Then we come to a very small Arab country, the Kingdom of Jordan, the only Middle Eastern country on the list. With the Arab Spring in full bloom, Jordan is still the most stable nation in the region. However, there are still serious reservations about the workers’ rights situation in that country, and the interest the government is taking in it seems to stem from a magnificent exploitive egoism. But that is a discussion for another time.

I would remind this House that two hours from the Jordanian border, in Syria, people are being killed as we speak, simply for trying to exercise their rights. Short-sightedness can be corrected, and geography can be learned.

Then comes a string of small countries in Central America and the Caribbean with weak economies and governments that may or may not be exemplary. This is the Caribbean common market—CARICOM—and it covers the Dominican Republic, Guatemala, Honduras, El Salvador, Nicaragua and, lastly, Panama. The only country missing from the list is Costa Rica, the most stable and most advanced country in the region, with which we already have a free trade agreement in effect.

That completes the list. It is no small number. Frankly, it is unbelievable. What conclusions are we to draw from that list?

First, that wherever the Minister of Foreign Affairs goes, a free trade agreement is never far behind. He hands them out like the Catholic church used to hand out absolutions. If he happened to go through East Timor next week and noticed the least sign of a middle class, we should expect a press briefing.

What is particularly blatant is that Canada is trying to establish specific zones of influence where its commercial activities will be facilitated: the rapidly growing Asia Pacific, Europe and its close allies, and our own backyard, Central America.

And again, Jordan is more or less the odd one out on that list. To the north there is the revolt in Syria, to the west there is complete collapse in Iraq, and to the south there is the most impenetrable country in the world, Saudi Arabia. I find it hard to see what our interest is, but fine, let us move on.

The treaty with the European Union and its satellites has been roundly criticized by nearly everyone. The European Union is much more dynamic and competitive than Canada, and the agreement will jeopardize a number of sectors of our economy and throw open all the doors of all levels of government to the Europeans. The adjustment is going to be brutal, and people are not going to like it.

As well, the tenor and wording of the agreement are secret. Even the European national governments do not know what is being hatched. So the biggest decision about international trade will be announced to us in the grand biblical style of divine revelations, and we will have to live with it because it will be law.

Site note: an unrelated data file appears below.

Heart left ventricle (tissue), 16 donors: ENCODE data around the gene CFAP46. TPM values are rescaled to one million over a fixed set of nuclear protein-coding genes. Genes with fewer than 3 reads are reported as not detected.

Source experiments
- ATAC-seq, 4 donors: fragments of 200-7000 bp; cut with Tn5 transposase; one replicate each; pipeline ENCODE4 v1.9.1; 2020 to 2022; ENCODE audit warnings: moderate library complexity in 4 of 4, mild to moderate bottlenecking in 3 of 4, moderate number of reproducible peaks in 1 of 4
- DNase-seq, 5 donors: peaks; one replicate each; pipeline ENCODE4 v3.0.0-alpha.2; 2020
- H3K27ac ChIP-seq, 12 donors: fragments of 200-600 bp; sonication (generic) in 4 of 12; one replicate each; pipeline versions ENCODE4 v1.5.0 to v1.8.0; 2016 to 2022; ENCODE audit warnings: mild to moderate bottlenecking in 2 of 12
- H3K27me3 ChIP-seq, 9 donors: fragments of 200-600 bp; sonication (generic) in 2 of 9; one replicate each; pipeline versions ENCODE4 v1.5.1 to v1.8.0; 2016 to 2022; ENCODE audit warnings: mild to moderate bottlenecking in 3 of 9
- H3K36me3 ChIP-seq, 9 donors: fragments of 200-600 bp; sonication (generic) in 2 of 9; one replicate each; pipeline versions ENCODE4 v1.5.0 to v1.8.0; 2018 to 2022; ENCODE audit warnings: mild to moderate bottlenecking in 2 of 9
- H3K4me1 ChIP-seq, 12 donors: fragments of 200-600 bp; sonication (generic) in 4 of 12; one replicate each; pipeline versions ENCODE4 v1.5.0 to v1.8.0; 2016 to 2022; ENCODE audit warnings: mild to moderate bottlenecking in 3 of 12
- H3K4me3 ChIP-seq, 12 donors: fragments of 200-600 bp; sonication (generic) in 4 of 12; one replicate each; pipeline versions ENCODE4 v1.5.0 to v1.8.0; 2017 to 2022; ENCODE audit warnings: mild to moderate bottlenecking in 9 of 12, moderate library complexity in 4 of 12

We may as well turn all the lights out while we are at it.

Today we are concerned primarily with Panama. This is a specific case, although the country is located in a targeted geographic group that is much larger. What is unique about this case? We already know. Harsh words have been spoken about it in the House, and I will say it again today. Panama is a tax haven and a narco-state that refuses to comply with international transparency laws. When other countries call it out, it makes some completely symbolic gestures and shirks all its responsibilities.

I am not here to put the Panamanian government on trial, and I do not want to tarnish the reputation of this small country that has a very difficult history, and with good reason. Panama was created by force and has been dominated by the United States throughout its history. It was basically exploited and constantly threatened and, when the time came for Panama to get out from under the United States' thumb, the Americans gave Panama an unbelievable and humiliating thrashing. It is a country that was colonized, insulted and betrayed. I would like to recognize Panama's difficult history. The fact that it was able to recover as it did is a miracle in itself.

However, the methods the Panamanian government used to recover were misguided. Panama is a tax haven where the government closes its eyes to the laundering of money from drug trafficking. I am sticking to this description so as not to hurt the wonderful people who live in Panama and who are innocent of this skulduggery.

This bill is an excellent opportunity to clearly state where the NDP stands on international trade. The NDP is of the opinion that agreements must be fair, equitable, humane, sustainable and responsible. Of course, the government will say that this is certainly the case and that Canada wants to help the economies of the Americas in a fair and sustainable way. The government will tell us again that, if there is a responsible country in the world, it is the great and beautiful country of Canada. That is false.